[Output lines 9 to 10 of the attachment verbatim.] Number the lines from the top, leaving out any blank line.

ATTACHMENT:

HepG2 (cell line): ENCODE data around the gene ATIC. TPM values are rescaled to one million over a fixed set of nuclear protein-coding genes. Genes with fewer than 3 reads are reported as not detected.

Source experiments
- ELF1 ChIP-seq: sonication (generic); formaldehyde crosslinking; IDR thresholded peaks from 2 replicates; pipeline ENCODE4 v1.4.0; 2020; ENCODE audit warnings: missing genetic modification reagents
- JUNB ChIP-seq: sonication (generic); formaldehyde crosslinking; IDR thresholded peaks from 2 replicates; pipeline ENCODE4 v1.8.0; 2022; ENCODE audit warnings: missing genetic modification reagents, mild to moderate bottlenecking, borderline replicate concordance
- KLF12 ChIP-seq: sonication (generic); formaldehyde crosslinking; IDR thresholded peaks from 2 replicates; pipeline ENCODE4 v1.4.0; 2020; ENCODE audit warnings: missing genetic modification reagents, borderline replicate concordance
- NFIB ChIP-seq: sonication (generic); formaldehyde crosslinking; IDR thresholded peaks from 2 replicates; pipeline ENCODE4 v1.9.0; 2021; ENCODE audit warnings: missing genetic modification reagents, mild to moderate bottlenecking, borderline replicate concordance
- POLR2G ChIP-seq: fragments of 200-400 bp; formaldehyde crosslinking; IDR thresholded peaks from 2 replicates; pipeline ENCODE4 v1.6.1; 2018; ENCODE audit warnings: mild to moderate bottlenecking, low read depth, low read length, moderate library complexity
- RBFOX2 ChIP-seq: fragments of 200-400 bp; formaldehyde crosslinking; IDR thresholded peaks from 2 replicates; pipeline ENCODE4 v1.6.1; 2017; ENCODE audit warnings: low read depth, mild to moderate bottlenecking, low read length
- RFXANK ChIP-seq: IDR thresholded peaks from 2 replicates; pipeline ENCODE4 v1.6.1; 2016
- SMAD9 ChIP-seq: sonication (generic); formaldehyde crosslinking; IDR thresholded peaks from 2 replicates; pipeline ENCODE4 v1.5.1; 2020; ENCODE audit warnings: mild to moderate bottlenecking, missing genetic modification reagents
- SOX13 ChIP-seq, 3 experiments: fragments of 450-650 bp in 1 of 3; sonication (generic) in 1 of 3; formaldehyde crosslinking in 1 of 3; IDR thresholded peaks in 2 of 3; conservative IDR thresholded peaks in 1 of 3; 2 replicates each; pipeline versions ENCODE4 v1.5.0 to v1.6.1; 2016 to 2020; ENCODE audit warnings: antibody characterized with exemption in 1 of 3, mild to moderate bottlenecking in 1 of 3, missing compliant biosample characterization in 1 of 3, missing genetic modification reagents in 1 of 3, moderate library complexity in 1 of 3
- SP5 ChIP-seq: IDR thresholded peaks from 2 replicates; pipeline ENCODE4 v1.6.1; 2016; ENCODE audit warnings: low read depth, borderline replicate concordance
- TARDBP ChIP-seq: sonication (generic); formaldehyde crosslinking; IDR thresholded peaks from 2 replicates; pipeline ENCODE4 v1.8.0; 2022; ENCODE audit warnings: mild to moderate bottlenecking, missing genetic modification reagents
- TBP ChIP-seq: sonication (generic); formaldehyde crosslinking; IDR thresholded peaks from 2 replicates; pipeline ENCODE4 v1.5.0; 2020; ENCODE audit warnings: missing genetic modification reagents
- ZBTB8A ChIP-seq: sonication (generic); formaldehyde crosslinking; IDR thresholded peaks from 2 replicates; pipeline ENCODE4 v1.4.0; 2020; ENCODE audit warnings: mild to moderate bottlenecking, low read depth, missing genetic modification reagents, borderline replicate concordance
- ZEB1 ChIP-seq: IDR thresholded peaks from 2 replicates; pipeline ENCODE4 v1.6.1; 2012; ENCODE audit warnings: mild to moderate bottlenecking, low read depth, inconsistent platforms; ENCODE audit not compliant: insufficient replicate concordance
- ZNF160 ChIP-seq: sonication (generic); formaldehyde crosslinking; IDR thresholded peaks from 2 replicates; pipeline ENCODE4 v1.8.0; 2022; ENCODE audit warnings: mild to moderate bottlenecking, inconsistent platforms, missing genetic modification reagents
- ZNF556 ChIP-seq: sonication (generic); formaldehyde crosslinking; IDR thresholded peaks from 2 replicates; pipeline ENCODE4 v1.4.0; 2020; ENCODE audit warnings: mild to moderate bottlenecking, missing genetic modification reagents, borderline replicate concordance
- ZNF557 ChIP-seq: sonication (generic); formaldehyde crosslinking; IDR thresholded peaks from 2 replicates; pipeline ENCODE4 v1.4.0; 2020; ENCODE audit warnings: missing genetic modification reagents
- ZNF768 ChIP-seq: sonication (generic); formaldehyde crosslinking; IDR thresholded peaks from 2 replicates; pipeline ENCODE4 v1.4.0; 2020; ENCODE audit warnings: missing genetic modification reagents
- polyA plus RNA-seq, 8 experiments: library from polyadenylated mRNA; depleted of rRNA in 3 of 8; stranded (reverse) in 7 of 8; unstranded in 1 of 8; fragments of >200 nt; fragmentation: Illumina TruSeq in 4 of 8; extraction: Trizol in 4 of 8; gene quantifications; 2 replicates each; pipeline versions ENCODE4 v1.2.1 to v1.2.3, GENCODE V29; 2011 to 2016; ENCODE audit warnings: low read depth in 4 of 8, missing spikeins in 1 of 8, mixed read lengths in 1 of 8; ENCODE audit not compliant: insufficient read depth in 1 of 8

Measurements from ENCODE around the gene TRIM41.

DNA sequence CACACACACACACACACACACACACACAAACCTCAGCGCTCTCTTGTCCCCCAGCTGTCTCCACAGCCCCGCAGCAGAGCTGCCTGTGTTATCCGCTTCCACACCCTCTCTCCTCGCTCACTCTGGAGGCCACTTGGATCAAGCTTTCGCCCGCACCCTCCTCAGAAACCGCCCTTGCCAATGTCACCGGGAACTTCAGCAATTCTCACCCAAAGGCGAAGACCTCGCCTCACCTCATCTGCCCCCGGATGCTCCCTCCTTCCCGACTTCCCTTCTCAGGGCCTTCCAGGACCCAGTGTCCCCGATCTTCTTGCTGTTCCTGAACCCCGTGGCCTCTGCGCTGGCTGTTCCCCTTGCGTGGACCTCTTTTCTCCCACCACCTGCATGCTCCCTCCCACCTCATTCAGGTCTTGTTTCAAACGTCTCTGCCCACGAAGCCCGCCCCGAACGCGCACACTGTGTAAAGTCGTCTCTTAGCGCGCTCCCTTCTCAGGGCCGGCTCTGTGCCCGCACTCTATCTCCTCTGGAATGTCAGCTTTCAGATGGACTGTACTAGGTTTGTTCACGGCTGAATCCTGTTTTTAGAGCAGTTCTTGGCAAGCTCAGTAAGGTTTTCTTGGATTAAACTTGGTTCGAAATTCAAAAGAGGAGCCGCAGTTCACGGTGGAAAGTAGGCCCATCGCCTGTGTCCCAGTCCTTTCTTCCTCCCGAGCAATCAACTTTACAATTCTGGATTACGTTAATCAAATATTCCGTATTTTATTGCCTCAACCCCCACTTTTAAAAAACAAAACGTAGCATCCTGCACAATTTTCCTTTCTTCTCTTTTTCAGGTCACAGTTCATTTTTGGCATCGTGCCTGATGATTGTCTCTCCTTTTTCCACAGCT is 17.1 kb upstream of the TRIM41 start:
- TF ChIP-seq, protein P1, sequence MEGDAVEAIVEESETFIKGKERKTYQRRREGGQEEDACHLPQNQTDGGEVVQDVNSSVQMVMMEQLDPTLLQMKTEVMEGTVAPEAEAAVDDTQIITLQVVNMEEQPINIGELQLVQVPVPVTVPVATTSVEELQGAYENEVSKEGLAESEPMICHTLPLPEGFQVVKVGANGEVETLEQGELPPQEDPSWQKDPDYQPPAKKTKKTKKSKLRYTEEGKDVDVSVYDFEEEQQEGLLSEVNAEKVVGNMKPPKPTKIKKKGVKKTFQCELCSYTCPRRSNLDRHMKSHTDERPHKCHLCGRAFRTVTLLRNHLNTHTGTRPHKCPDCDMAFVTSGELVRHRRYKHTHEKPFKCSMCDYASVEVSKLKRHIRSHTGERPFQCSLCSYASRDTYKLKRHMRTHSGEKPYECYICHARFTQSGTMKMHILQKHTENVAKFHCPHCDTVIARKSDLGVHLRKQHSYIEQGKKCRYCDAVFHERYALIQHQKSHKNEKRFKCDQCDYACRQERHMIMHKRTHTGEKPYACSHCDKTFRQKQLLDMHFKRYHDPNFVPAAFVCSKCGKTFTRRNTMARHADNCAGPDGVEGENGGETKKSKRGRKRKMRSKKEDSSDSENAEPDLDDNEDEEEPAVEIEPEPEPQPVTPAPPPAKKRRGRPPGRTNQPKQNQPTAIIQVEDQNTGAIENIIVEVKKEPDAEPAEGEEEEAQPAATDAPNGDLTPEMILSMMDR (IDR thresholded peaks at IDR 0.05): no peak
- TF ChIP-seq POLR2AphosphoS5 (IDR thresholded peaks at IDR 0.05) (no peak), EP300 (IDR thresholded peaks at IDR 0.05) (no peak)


- RFXANK ChIP-seq: IDR thresholded peaks from 2 replicates; pipeline ENCODE4 v1.6.1; 2016
- SMAD9 ChIP-seq: sonication (generic); formaldehyde crosslinking; IDR thresholded peaks from 2 replicates; pipeline ENCODE4 v1.5.1; 2020; ENCODE audit warnings: mild to moderate bottlenecking, missing genetic modification reagents